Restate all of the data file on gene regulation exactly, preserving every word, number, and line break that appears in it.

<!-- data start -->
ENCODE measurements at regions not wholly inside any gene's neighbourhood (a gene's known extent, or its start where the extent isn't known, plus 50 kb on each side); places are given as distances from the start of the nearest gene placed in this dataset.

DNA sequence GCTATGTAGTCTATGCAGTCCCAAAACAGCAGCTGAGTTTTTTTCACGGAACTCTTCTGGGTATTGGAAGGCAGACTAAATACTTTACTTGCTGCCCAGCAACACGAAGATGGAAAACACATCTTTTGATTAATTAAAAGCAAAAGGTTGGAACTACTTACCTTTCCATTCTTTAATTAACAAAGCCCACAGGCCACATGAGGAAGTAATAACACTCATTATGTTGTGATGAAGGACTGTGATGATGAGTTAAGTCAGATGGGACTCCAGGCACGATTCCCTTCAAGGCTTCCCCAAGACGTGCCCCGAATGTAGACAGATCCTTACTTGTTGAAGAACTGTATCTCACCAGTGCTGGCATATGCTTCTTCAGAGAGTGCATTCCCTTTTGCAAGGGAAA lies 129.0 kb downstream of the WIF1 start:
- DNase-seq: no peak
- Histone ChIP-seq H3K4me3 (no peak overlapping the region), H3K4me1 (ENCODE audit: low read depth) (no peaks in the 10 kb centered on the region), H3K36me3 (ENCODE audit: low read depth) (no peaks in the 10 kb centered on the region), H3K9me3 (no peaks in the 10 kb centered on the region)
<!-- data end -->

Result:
ENCODE measurements at regions not wholly inside any gene's neighbourhood (a gene's known extent, or its start where the extent isn't known, plus 50 kb on each side); places are given as distances from the start of the nearest gene placed in this dataset.

DNA sequence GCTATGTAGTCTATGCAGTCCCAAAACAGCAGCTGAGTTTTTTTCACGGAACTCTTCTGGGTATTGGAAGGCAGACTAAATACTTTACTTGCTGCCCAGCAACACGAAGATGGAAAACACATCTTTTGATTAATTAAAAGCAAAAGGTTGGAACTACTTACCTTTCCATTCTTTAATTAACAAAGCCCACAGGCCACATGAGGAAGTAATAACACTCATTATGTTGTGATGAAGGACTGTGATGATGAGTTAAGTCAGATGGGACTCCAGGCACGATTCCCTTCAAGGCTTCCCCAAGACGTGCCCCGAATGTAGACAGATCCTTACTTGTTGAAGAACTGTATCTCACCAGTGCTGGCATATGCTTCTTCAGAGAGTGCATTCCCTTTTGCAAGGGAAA lies 129.0 kb downstream of the WIF1 start:
- DNase-seq: no peak
- Histone ChIP-seq H3K4me3 (no peak overlapping the region), H3K4me1 (ENCODE audit: low read depth) (no peaks in the 10 kb centered on the region), H3K36me3 (ENCODE audit: low read depth) (no peaks in the 10 kb centered on the region), H3K9me3 (no peaks in the 10 kb centered on the region)